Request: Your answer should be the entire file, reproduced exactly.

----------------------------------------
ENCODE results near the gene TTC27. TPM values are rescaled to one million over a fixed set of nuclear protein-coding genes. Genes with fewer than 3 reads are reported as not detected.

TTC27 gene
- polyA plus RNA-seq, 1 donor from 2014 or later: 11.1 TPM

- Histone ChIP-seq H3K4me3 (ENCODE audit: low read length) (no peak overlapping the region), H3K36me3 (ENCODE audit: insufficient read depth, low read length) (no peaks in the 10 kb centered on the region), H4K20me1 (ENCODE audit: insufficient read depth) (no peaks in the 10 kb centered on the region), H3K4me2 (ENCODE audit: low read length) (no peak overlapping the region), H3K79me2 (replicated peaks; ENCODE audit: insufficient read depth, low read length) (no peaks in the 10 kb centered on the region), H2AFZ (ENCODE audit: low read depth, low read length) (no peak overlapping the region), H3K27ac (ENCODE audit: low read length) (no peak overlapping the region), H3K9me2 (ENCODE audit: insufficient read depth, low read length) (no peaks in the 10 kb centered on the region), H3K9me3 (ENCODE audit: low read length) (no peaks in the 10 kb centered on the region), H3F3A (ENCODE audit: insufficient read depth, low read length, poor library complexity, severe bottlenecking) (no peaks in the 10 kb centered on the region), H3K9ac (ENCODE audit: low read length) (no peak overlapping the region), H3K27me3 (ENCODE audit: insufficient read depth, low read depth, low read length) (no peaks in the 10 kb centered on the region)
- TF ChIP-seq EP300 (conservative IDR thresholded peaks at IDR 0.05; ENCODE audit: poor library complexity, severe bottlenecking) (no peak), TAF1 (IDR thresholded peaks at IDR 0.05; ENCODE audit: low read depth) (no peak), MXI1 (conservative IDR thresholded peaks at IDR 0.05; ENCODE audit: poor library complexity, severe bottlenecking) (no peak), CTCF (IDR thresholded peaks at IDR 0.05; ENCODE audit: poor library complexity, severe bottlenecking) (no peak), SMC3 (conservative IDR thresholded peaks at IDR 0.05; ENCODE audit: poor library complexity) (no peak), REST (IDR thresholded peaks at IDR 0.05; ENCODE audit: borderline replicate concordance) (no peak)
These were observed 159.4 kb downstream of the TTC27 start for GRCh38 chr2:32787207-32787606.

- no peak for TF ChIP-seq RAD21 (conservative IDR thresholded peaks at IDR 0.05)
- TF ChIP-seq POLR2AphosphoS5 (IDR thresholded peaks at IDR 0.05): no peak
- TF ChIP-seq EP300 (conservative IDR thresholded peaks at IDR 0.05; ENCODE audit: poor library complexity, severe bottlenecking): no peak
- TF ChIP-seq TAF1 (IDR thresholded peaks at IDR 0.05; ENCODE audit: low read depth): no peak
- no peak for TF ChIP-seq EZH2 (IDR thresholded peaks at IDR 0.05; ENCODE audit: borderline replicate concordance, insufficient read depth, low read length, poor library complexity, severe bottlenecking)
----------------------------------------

ENCODE results near the gene TTC27. TPM values are rescaled to one million over a fixed set of nuclear protein-coding genes. Genes with fewer than 3 reads are reported as not detected.

TTC27 gene
- polyA plus RNA-seq, 1 donor from 2014 or later: 11.1 TPM

- Histone ChIP-seq H3K4me3 (ENCODE audit: low read length) (no peak overlapping the region), H3K36me3 (ENCODE audit: insufficient read depth, low read length) (no peaks in the 10 kb centered on the region), H4K20me1 (ENCODE audit: insufficient read depth) (no peaks in the 10 kb centered on the region), H3K4me2 (ENCODE audit: low read length) (no peak overlapping the region), H3K79me2 (replicated peaks; ENCODE audit: insufficient read depth, low read length) (no peaks in the 10 kb centered on the region), H2AFZ (ENCODE audit: low read depth, low read length) (no peak overlapping the region), H3K27ac (ENCODE audit: low read length) (no peak overlapping the region), H3K9me2 (ENCODE audit: insufficient read depth, low read length) (no peaks in the 10 kb centered on the region), H3K9me3 (ENCODE audit: low read length) (no peaks in the 10 kb centered on the region), H3F3A (ENCODE audit: insufficient read depth, low read length, poor library complexity, severe bottlenecking) (no peaks in the 10 kb centered on the region), H3K9ac (ENCODE audit: low read length) (no peak overlapping the region), H3K27me3 (ENCODE audit: insufficient read depth, low read depth, low read length) (no peaks in the 10 kb centered on the region)
- TF ChIP-seq EP300 (conservative IDR thresholded peaks at IDR 0.05; ENCODE audit: poor library complexity, severe bottlenecking) (no peak), TAF1 (IDR thresholded peaks at IDR 0.05; ENCODE audit: low read depth) (no peak), MXI1 (conservative IDR thresholded peaks at IDR 0.05; ENCODE audit: poor library complexity, severe bottlenecking) (no peak), CTCF (IDR thresholded peaks at IDR 0.05; ENCODE audit: poor library complexity, severe bottlenecking) (no peak), SMC3 (conservative IDR thresholded peaks at IDR 0.05; ENCODE audit: poor library complexity) (no peak), REST (IDR thresholded peaks at IDR 0.05; ENCODE audit: borderline replicate concordance) (no peak)
These were observed 159.4 kb downstream of the TTC27 start for GRCh38 chr2:32787207-32787606.

- no peak for TF ChIP-seq RAD21 (conservative IDR thresholded peaks at IDR 0.05)
- TF ChIP-seq POLR2AphosphoS5 (IDR thresholded peaks at IDR 0.05): no peak
- TF ChIP-seq EP300 (conservative IDR thresholded peaks at IDR 0.05; ENCODE audit: poor library complexity, severe bottlenecking): no peak
- TF ChIP-seq TAF1 (IDR thresholded peaks at IDR 0.05; ENCODE audit: low read depth): no peak
- no peak for TF ChIP-seq EZH2 (IDR thresholded peaks at IDR 0.05; ENCODE audit: borderline replicate concordance, insufficient read depth, low read length, poor library complexity, severe bottlenecking)